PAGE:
A new Canadian study investigated the long-held belief that when children and parents dine together, the child benefits. Although this presumption has been implied, the new study confirms that children who routinely eat their meals together with their family are more likely to experience long-term physical and mental health benefits.
The study is meaningful as fewer families in Western countries are having meals together.
Université de Montréal doctoral student Marie-Josée Harbec and her supervisor, pyschoeducation professor Linda Pagani, made the finding after following a cohort of Quebec children born between 1997 and 1998.
The study appears in the Journal of Developmental & Behavioral Pediatrics.
“There is a handful of research suggesting positive links between eating family meals together frequently and child and adolescent health,” Pagani said.
“In the past, researchers were unclear on whether families that ate together were simply healthier to begin with. And measuring how often families eat together and how children are doing at that very moment may not capture the complexity of the environmental experience.”
The study looked at children who had been followed by researchers since they were five months old as part of the Quebec Longitudinal Study of Child Development. At age six, their parents started reporting on whether or not they had family meals together. At age 10, parents, teachers, and the children themselves provided information on the children’s lifestyle habits and their psycho-social well-being.
“We decided to look at the long-term influence of sharing meals as an early childhood family environment experience in a sample of children born the same year,” Pagani said, “and we followed-up regularly as they grew up. Using a birth cohort, this study examines the prospective associations between the environmental quality of the family meal experience at age six and child well-being at age 10.”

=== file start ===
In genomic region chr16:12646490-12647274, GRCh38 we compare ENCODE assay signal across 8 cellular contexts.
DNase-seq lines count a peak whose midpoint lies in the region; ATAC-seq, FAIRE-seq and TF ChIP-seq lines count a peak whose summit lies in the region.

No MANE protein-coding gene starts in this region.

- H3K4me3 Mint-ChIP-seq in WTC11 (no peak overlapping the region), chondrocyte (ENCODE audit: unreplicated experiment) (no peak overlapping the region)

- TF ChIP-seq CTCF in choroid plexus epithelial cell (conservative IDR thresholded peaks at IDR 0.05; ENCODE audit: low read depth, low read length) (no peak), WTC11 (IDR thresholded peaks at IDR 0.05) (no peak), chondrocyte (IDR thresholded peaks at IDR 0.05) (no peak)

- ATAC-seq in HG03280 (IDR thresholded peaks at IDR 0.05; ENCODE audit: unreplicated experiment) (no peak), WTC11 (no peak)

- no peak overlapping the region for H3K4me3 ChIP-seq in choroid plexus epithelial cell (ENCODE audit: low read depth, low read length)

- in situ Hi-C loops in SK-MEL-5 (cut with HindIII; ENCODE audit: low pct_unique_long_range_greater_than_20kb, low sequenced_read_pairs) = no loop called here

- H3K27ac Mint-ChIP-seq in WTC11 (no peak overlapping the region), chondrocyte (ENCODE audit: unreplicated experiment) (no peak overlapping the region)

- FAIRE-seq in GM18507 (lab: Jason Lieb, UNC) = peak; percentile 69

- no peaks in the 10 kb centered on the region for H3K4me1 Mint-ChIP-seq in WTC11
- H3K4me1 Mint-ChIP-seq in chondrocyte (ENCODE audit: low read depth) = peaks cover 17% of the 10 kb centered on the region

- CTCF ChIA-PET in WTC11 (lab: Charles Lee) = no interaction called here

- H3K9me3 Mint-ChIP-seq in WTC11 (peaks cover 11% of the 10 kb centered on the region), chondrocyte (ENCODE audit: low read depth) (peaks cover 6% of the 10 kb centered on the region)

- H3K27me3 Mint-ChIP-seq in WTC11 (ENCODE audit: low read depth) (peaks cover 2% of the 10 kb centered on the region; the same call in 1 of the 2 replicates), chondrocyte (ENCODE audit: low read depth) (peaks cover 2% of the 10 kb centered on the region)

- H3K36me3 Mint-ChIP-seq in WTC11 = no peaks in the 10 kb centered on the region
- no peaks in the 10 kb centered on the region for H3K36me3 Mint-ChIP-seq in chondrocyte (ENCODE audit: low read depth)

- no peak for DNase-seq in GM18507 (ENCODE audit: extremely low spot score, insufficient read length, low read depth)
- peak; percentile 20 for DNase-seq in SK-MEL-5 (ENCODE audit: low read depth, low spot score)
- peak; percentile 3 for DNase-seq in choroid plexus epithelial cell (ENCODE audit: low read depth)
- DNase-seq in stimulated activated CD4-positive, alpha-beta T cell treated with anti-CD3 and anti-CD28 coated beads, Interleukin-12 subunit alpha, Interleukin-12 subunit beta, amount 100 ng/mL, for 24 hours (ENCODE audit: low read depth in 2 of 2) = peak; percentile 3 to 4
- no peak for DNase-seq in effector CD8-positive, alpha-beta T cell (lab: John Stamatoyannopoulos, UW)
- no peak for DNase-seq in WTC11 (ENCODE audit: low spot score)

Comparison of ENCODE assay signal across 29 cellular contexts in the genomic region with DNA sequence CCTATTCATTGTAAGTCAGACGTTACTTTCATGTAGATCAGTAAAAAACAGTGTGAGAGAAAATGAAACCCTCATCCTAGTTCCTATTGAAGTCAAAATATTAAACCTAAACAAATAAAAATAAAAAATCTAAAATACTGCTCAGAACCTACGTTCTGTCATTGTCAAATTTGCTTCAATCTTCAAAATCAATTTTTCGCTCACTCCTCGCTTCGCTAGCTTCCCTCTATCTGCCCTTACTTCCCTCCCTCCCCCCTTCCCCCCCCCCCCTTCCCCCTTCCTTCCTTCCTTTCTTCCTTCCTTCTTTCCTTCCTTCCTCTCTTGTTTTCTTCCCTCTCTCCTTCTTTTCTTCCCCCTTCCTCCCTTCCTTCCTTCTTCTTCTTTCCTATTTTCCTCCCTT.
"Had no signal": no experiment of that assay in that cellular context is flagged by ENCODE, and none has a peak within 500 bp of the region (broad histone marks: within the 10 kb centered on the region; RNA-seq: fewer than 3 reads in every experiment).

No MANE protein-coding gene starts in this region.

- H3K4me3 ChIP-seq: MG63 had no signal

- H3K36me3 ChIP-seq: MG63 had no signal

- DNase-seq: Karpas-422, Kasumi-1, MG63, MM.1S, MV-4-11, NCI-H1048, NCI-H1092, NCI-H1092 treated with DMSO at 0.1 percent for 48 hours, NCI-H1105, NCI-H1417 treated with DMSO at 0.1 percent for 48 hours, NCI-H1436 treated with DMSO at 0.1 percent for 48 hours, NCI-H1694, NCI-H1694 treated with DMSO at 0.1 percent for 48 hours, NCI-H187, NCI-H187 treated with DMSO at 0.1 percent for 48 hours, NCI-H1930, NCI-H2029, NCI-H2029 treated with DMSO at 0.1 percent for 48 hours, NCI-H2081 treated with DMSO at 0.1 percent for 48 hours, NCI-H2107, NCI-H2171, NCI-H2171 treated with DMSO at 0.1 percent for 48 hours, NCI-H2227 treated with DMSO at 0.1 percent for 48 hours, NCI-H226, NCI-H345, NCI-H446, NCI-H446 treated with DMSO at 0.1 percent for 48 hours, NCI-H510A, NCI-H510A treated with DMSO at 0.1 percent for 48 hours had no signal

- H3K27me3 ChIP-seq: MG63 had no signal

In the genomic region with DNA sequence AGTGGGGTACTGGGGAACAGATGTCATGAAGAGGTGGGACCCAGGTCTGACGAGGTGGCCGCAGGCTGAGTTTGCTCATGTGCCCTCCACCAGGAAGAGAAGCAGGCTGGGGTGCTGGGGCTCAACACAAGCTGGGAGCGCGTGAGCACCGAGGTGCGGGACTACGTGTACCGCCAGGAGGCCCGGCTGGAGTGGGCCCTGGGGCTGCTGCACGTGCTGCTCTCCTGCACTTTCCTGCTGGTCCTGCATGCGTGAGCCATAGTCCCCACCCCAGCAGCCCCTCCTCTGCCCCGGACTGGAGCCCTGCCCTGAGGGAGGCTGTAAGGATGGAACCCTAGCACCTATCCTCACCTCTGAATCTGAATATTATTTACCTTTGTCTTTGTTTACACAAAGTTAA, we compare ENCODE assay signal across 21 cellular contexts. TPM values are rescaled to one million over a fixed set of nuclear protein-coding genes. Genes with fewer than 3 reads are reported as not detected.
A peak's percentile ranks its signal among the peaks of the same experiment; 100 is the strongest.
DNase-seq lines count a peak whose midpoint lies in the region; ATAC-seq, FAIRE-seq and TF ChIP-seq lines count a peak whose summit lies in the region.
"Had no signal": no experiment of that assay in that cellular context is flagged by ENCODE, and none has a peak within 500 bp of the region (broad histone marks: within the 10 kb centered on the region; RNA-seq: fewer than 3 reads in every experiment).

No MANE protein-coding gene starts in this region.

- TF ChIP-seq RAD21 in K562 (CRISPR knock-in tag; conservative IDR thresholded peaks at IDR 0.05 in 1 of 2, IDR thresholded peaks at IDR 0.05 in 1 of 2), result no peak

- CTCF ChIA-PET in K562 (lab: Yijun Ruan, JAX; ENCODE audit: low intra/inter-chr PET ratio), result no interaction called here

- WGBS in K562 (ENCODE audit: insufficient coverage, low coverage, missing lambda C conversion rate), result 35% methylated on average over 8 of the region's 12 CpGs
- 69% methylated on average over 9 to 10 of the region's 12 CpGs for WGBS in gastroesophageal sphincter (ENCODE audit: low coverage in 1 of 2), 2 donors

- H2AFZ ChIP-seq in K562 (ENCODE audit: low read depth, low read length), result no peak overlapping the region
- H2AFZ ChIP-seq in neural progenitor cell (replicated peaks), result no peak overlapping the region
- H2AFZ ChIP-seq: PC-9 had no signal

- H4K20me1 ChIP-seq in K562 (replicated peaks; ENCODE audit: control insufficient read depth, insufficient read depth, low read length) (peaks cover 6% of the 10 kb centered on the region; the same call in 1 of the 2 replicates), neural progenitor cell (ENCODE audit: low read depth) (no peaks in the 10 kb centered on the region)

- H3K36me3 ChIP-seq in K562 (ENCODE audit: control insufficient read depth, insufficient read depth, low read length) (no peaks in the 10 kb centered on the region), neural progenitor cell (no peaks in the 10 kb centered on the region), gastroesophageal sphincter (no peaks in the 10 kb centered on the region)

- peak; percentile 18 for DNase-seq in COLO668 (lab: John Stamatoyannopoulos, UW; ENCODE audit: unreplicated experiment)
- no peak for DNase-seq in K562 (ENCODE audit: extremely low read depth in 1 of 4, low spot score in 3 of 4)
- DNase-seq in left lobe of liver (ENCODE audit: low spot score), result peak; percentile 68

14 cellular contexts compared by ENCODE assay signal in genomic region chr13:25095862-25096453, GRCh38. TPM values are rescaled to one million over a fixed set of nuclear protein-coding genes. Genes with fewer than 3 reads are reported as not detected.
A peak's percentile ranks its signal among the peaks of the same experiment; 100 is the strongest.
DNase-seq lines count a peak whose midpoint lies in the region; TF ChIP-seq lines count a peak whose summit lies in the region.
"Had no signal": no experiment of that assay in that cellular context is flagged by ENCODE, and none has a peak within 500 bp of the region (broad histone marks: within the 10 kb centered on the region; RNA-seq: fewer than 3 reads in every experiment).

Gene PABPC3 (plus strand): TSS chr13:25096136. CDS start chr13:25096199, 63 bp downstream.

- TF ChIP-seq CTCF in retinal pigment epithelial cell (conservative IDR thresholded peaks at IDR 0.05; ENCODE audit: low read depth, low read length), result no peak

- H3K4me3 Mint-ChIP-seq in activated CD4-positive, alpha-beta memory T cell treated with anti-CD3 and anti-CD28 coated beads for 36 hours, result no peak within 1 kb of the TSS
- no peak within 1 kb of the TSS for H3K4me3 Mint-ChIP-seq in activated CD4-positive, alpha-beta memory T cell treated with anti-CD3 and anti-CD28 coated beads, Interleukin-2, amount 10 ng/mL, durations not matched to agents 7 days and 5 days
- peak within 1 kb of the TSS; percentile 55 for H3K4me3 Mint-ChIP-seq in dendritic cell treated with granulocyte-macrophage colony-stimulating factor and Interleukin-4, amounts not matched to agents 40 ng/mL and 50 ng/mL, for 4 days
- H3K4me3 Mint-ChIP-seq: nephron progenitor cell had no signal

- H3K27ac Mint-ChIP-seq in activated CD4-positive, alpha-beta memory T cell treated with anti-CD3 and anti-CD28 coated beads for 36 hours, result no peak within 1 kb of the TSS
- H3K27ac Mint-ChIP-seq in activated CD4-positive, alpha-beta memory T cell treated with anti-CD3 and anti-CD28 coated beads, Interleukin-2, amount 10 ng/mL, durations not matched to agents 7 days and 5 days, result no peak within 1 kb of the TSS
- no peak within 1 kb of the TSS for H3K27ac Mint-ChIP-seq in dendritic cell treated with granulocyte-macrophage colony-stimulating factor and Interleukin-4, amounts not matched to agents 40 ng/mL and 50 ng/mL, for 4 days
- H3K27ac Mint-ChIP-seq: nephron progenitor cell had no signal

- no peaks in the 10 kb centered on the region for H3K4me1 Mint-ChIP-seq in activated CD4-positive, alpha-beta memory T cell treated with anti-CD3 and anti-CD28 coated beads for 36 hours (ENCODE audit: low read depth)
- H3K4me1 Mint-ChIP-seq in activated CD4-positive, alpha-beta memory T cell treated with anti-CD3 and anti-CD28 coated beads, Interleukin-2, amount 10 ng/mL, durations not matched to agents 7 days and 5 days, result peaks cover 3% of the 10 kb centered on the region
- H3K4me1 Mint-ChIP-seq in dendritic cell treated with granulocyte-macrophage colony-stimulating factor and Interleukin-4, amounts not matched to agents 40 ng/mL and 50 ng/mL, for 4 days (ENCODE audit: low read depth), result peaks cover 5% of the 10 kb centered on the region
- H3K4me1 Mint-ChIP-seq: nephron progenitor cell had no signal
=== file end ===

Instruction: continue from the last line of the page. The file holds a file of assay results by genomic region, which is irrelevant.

When the family meal environment quality was better at age six, higher levels of general fitness and lower levels of soft-drink consumption were observed at age 10. These children also seemed to have more social skills, as they were less likely to self-report being physical aggressive, oppositional, or delinquent at age 10.
“Because we had a lot of information about the children before age six — such as their temperament and cognitive abilities, their mother’s education and psychological characteristics, and prior family configuration and functioning — we were able to eliminate any pre-existing conditions of the children or families that could throw a different light on our results,” said Harbec. “It was really ideal as a situation.”
Pagani added, “The presence of parents during mealtimes likely provides young children with firsthand social interaction, discussions of social issues and day-to-day concerns, and vicarious learning of prosocial interactions in a familiar and emotionally secure setting. Experiencing positive forms of communication may likely help the child engage in better communication skills with people outside of the family unit.
“Our findings suggest that family meals are not solely markers of home environment quality, but are also easy targets for parent education about improving children’s well-being.”
“From a population-health perspective, our findings suggest that family meals have long-term influences on children’s physical and mental well-being,” said Harbec.
The researchers believe that the study suggests psycho-social workers should encourage family dining — indeed, even make it a priority. Moreover, family meals could be touted as advantageous in public-information campaigns that aim to optimize child development.
Source: University of Montral/EurekAlert